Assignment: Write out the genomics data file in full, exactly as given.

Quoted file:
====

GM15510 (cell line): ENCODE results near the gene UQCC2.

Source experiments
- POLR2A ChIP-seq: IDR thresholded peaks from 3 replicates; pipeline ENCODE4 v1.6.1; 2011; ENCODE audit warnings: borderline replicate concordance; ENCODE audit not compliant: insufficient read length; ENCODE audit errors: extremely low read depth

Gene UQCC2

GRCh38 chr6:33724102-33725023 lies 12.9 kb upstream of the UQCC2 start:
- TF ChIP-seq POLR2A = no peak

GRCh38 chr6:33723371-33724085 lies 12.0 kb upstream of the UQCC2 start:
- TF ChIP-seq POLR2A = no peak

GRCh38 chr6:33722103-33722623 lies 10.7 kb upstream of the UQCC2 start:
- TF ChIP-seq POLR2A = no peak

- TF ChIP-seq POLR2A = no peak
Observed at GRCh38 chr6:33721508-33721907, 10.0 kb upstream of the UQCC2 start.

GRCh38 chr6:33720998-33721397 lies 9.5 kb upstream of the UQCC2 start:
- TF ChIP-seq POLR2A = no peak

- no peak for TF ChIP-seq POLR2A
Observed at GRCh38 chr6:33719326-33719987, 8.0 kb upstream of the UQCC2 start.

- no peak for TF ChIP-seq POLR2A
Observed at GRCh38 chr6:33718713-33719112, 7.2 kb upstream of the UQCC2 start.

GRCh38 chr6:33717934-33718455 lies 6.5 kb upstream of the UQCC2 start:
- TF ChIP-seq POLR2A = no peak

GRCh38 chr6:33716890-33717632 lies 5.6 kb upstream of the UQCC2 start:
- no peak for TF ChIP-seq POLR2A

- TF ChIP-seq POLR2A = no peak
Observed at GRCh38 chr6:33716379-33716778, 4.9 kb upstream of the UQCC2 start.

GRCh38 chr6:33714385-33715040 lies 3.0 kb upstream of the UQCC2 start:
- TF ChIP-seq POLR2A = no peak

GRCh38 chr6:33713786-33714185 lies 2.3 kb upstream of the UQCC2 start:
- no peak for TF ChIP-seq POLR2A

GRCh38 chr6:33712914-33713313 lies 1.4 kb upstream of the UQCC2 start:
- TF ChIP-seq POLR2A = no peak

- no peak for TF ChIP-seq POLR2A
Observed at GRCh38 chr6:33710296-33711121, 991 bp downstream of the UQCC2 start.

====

GM15510 (cell line): ENCODE results near the gene UQCC2.

Source experiments
- POLR2A ChIP-seq: IDR thresholded peaks from 3 replicates; pipeline ENCODE4 v1.6.1; 2011; ENCODE audit warnings: borderline replicate concordance; ENCODE audit not compliant: insufficient read length; ENCODE audit errors: extremely low read depth

Gene UQCC2

GRCh38 chr6:33724102-33725023 lies 12.9 kb upstream of the UQCC2 start:
- TF ChIP-seq POLR2A = no peak

GRCh38 chr6:33723371-33724085 lies 12.0 kb upstream of the UQCC2 start:
- TF ChIP-seq POLR2A = no peak

GRCh38 chr6:33722103-33722623 lies 10.7 kb upstream of the UQCC2 start:
- TF ChIP-seq POLR2A = no peak

- TF ChIP-seq POLR2A = no peak
Observed at GRCh38 chr6:33721508-33721907, 10.0 kb upstream of the UQCC2 start.

GRCh38 chr6:33720998-33721397 lies 9.5 kb upstream of the UQCC2 start:
- TF ChIP-seq POLR2A = no peak

- no peak for TF ChIP-seq POLR2A
Observed at GRCh38 chr6:33719326-33719987, 8.0 kb upstream of the UQCC2 start.

- no peak for TF ChIP-seq POLR2A
Observed at GRCh38 chr6:33718713-33719112, 7.2 kb upstream of the UQCC2 start.

GRCh38 chr6:33717934-33718455 lies 6.5 kb upstream of the UQCC2 start:
- TF ChIP-seq POLR2A = no peak

GRCh38 chr6:33716890-33717632 lies 5.6 kb upstream of the UQCC2 start:
- no peak for TF ChIP-seq POLR2A

- TF ChIP-seq POLR2A = no peak
Observed at GRCh38 chr6:33716379-33716778, 4.9 kb upstream of the UQCC2 start.

GRCh38 chr6:33714385-33715040 lies 3.0 kb upstream of the UQCC2 start:
- TF ChIP-seq POLR2A = no peak

GRCh38 chr6:33713786-33714185 lies 2.3 kb upstream of the UQCC2 start:
- no peak for TF ChIP-seq POLR2A

GRCh38 chr6:33712914-33713313 lies 1.4 kb upstream of the UQCC2 start:
- TF ChIP-seq POLR2A = no peak

- no peak for TF ChIP-seq POLR2A
Observed at GRCh38 chr6:33710296-33711121, 991 bp downstream of the UQCC2 start.